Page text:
Apple's earnings report last week generated a lot of interesting events and discussion. The fact that Apple's growth in some key areas appears to be slowing -- lower than expected iPhone 5 sales, a contraction of Mac sales from the year ago quarter, and revenue that was flat compared to the previous year's holiday quarter -- spooked investors. Apple fans, and even Apple's CEO, were quick to point out that Apple's iPhone and iPad sales for the quarter were still record setting numbers for Apple and the technology industry.
As Tim Cook put it to Apple employees “we [Apple] just had the best quarter of any technology company ever.”
I'll leave the debate over whether or not the decline in Apple's stock price is justified to others. But the fear that Apple's growth has peaked may be justified.
The iPhone and iPad have generated an immense amount of growth for Apple in its core markets, like the consumer mobile technology market in North America (the same can be said for Android and Samsung). At some point, those markets will become saturated, meaning that virtually every person who wants and can afford an iOS device will own one.
So given this eventual saturation in its core markets, what can Apple do to keep growing?
- Expand into new geographical markets, which it is doing in China -- Apple CEO Tim Cook recently predicted that China will become Apple's biggest and most important market.
- Come up with more major market disruptions like the iPad (which turned the consumer PC market on its head), the iPod/iTunes combination, and the iPhone.
- Make a big play for existing markets where it has made small inroads -- the biggest of which is the business and enterprise computing market, where BYOD programs have helped Apple create a foothold for future growth.
The most interesting of those options is the enterprise market.
The timing couldn't be better for Apple to mount a serious campaign for the workplace. BYOD programs are already integrating Apple products into many businesses, Windows 8 is off to a slow start, many IT professionals still see iOS as a better corporate citizen than Android, and the overarching consumerization trend is still redefining the relationship between employee and technology.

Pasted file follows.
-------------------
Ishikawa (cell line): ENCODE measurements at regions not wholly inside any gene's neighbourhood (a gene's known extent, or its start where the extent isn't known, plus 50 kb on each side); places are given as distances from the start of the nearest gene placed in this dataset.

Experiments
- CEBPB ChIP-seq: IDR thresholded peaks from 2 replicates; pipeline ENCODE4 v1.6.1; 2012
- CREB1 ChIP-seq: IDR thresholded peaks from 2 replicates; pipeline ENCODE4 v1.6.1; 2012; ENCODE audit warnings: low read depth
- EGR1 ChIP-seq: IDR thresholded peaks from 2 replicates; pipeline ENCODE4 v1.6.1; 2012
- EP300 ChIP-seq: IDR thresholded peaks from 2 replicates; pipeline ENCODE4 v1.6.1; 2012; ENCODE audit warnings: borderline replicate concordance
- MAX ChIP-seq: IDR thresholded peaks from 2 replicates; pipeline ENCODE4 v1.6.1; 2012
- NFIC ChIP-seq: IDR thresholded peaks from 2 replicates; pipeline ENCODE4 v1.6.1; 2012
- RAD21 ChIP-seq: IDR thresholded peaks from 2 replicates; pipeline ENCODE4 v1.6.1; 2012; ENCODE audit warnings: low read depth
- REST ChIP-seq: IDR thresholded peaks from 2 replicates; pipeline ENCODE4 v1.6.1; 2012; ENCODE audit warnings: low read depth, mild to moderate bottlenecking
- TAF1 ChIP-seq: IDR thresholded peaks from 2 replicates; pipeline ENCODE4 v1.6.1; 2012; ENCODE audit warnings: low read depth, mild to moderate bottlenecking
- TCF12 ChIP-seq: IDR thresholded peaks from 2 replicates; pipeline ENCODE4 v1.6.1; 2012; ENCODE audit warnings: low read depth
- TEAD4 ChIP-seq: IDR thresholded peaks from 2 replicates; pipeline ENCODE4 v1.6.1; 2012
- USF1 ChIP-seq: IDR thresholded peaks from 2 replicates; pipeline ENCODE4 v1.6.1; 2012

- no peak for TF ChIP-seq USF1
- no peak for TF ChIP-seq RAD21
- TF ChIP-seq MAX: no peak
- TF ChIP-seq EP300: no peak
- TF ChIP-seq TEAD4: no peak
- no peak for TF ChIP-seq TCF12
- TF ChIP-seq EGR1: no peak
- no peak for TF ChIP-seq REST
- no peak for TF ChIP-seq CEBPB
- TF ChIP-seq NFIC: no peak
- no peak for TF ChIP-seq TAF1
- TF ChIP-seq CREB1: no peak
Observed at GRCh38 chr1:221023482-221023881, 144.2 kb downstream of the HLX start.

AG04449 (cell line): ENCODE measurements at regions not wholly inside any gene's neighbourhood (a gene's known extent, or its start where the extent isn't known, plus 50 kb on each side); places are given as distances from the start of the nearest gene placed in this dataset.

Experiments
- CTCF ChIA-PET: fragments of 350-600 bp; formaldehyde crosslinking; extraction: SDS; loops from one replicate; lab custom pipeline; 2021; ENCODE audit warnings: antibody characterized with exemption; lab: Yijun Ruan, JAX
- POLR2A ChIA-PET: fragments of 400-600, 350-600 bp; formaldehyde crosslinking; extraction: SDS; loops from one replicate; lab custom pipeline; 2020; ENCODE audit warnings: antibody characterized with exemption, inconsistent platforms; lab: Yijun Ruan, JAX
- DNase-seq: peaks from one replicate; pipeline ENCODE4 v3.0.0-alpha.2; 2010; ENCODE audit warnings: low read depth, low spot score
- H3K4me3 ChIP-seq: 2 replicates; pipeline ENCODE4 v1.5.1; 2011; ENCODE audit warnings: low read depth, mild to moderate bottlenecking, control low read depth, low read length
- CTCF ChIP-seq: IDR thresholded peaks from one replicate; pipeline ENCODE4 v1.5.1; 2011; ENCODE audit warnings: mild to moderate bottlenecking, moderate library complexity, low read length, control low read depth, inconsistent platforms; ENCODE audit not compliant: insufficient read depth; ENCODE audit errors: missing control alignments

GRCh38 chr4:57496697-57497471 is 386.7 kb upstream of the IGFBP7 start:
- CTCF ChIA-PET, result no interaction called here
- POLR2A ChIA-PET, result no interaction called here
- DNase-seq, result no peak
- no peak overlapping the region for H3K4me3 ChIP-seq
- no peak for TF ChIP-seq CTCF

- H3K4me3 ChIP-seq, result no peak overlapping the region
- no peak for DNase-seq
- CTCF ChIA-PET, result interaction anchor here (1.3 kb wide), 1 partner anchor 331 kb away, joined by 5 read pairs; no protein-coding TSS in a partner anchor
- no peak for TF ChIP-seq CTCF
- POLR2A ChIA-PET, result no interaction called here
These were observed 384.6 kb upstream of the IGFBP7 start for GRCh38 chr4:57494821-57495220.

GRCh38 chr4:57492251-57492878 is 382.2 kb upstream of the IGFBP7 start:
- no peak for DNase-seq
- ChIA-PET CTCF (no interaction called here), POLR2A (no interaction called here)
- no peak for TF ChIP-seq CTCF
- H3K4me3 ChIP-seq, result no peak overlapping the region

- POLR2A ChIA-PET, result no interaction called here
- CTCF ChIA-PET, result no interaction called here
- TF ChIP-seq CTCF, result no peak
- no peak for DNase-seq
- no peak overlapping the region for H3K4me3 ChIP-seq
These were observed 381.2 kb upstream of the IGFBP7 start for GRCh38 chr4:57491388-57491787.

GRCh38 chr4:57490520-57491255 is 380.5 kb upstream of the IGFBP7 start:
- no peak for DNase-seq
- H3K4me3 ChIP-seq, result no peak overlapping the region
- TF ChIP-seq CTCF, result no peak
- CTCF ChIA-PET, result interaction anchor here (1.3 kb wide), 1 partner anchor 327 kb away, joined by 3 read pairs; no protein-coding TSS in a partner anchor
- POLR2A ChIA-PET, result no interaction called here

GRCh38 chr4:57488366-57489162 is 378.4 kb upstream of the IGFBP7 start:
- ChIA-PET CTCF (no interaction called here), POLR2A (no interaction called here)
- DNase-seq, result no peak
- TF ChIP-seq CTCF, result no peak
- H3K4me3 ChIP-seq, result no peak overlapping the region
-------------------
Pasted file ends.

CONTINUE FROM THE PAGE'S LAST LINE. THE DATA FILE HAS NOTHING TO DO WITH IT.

There are, however, three big questions that one has to ask before presuming that Apple can make the enterprise its next big market.
- How much enterprise potential does Apple possess today?
- What can Apple do to broaden its enterprise sales?
- Is Apple willing to make a play for the enterprise?
Apple's enterprise credibility
Having spent much of the past decade covering Apple technologies in the enterprise, small business, and education markets, there's one thing that has always seemed a little odd and sadly ironic to me. The Apple IT experience is unique, but largely invisible.
Mainstream IT professionals have tended to avoid Apple products as much as possible, leaving them without skill sets around Macs and iOS devices. At the same time, Apple fans and even power users rarely pay attention to enterprise IT needs like mass deployment, client or device management, and integrating Macs and iPhones and iPads with enterprise systems like Active Directory or Exchange.
So while Apple has spent years developing enterprise functionality, it didn't get noticed very broadly. The skills, products, and and support needed to integrate Apple solutions with enterprise IT are available, but finding them can be a challenge.
Things seem to be changing, however. Annual events like the MacIT conference that will run this week alongside MacWorld/iWorld, the European Mac SysAdmin's conference, the Penn State MacAdmin's Conference, and the MacTech conference are becoming more high profile events. While none of these events are put on by Apple, they are still excellent resources and most of their content is available even if you can't attend the events themselves (some of it is even free).
The biggest change in the Apple-enterprise relationship began in 2010 when Apple started building MDM and security capabilities into iOS -- and opened that architecture to third party vendors.